By Harry DeRienzo
At our Annual Meet & Greet event, held on December 4, 2015, the Reverend Theodora Brooks, pastor of a local church and Vice Chairperson of the Banana Kelly board, was tapped to give the opening invocation. However, given the events of this year, she said it was difficult, if not irresponsible, not to take explicit notice of the extremism that appears to be manifesting itself in so many destructive and fatal ways in our country at this time, most recently given the mass shooting in San Bernadino and the long-delayed video of the killing of Laquan MacDonald in Chicago. Reverend Brooks called on everyone to share in and worked towards a “Vision of Hope.”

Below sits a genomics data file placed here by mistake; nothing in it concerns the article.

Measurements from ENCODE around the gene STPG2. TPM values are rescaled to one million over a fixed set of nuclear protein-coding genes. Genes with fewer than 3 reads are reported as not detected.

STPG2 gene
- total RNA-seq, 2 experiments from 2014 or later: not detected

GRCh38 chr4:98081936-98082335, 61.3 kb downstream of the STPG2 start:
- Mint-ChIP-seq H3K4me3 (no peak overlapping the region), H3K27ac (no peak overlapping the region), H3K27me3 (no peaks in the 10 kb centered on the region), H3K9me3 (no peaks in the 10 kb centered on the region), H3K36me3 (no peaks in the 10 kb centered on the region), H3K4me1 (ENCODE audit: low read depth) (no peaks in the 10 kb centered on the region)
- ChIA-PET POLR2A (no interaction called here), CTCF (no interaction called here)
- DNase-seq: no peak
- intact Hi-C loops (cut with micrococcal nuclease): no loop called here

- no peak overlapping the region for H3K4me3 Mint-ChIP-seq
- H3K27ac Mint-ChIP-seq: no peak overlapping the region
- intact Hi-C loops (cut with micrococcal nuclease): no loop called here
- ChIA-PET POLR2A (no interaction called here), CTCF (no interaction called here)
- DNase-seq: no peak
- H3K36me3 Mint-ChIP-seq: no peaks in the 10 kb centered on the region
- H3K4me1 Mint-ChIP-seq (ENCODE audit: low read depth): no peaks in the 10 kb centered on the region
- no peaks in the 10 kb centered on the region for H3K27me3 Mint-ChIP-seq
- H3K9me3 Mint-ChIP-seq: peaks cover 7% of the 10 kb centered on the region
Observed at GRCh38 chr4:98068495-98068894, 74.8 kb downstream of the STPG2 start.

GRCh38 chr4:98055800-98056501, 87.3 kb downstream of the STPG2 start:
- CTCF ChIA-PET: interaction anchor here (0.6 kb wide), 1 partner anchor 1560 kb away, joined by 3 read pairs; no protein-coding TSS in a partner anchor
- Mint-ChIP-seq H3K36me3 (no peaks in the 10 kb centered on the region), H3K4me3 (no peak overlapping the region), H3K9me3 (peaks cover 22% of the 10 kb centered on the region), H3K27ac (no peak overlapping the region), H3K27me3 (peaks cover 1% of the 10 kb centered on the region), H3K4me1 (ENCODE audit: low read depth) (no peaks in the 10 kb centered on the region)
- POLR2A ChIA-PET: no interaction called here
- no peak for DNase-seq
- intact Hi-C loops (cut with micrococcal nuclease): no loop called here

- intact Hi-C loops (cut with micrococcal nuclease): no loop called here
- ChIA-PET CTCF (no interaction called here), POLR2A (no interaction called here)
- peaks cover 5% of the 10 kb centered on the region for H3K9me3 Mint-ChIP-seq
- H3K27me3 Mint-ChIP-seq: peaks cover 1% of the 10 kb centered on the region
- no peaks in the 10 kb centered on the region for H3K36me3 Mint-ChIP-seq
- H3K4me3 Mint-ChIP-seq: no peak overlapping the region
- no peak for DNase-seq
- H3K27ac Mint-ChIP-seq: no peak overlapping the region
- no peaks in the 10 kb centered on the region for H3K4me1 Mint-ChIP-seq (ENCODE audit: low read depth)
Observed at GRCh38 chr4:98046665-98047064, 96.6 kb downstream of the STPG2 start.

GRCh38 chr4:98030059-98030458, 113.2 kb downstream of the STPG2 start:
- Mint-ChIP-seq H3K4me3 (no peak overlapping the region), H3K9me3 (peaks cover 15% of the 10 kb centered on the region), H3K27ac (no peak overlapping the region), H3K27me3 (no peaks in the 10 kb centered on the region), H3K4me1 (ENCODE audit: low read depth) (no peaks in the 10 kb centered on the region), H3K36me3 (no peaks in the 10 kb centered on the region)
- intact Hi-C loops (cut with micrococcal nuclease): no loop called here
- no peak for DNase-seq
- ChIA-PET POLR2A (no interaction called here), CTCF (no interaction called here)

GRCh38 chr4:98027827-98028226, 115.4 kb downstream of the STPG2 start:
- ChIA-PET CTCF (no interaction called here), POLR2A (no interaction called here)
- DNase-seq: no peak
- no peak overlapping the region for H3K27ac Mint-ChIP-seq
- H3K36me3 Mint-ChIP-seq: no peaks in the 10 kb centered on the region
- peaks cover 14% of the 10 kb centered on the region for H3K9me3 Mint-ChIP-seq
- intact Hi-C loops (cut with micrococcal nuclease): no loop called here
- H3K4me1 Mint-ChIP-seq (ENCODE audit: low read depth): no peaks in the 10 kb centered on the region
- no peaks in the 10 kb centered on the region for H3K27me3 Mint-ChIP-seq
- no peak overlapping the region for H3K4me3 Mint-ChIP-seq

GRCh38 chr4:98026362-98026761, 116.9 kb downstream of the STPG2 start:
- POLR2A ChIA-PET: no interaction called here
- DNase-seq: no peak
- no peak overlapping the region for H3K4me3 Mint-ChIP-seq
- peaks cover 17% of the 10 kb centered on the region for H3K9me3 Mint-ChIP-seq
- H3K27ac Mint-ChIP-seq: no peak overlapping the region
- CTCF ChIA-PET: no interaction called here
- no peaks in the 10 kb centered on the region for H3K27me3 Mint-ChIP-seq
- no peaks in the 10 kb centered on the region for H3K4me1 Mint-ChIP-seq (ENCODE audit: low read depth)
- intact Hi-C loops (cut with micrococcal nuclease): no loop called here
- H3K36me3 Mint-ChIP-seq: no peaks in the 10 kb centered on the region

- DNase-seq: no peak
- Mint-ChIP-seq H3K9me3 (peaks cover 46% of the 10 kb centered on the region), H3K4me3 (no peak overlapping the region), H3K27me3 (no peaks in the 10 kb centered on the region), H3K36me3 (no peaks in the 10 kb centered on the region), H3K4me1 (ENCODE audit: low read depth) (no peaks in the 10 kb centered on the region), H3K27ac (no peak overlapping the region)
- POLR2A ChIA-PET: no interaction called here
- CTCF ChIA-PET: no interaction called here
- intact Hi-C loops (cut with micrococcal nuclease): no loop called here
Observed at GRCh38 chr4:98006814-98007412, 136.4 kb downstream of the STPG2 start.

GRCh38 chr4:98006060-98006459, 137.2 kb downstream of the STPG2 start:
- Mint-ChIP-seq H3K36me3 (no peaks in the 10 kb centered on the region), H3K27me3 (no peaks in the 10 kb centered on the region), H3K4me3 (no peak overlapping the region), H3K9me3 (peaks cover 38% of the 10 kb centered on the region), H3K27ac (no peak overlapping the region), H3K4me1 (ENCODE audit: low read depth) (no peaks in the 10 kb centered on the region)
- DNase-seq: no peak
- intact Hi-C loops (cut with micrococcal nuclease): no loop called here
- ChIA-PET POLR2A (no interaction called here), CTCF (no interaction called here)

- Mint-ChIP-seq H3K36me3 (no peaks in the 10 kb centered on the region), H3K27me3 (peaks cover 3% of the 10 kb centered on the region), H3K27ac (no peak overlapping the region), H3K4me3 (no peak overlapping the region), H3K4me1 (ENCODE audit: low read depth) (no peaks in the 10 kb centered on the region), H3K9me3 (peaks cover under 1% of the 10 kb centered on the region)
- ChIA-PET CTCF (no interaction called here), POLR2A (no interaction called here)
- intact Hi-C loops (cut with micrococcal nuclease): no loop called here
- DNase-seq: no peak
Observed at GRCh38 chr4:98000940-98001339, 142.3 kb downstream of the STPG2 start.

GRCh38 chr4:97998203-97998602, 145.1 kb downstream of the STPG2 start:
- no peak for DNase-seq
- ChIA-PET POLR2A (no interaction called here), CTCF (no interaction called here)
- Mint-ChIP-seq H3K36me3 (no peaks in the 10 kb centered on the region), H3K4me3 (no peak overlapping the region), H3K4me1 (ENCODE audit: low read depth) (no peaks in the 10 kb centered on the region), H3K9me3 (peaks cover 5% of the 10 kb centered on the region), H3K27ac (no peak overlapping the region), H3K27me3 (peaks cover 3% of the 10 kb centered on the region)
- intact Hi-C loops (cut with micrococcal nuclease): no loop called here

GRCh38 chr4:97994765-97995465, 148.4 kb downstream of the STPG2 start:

Each day we are exposed to another mass shooting – shootings with a variety of motives and a variety of targets. It seems that every other week we are exposed to incidents that can only be described as executions of black males by police. We have white extremists shooting up Planned Parenthood and even parishioners worshiping in a Church. Rhetoric is becoming more extreme as actions become more extreme – each feeding on the other. We now have some Republican candidates who have decided to go beyond using traditional code phrases like “States Rights,” or “Cultural Problems,” or “Welfare Queens,” as cover for tapping into racist sentiments, and discussing things like registries for Muslim Americans – even though most mass shootings (nearly 2/3) are committed by white males, averaging 35 years of age, many with some history of mental problems, with over 70% of the obtained weapons used for the mass shootings having been purchased by legal means. This extremism is not one-sided. Otherwise peaceful protests are often disrupted by a few outside agitators. I have listened to scholarly explanations of the motivations behind police executions, some of which are very distressing. In one such discussion, the presenter defined such killings as “crimes of passion,” which seems to be a valid point. But among all of the passions that could be identified as motivation, she chose enjoyment, stating that the police officer in Chicago enjoyed killing Laquan McDonald.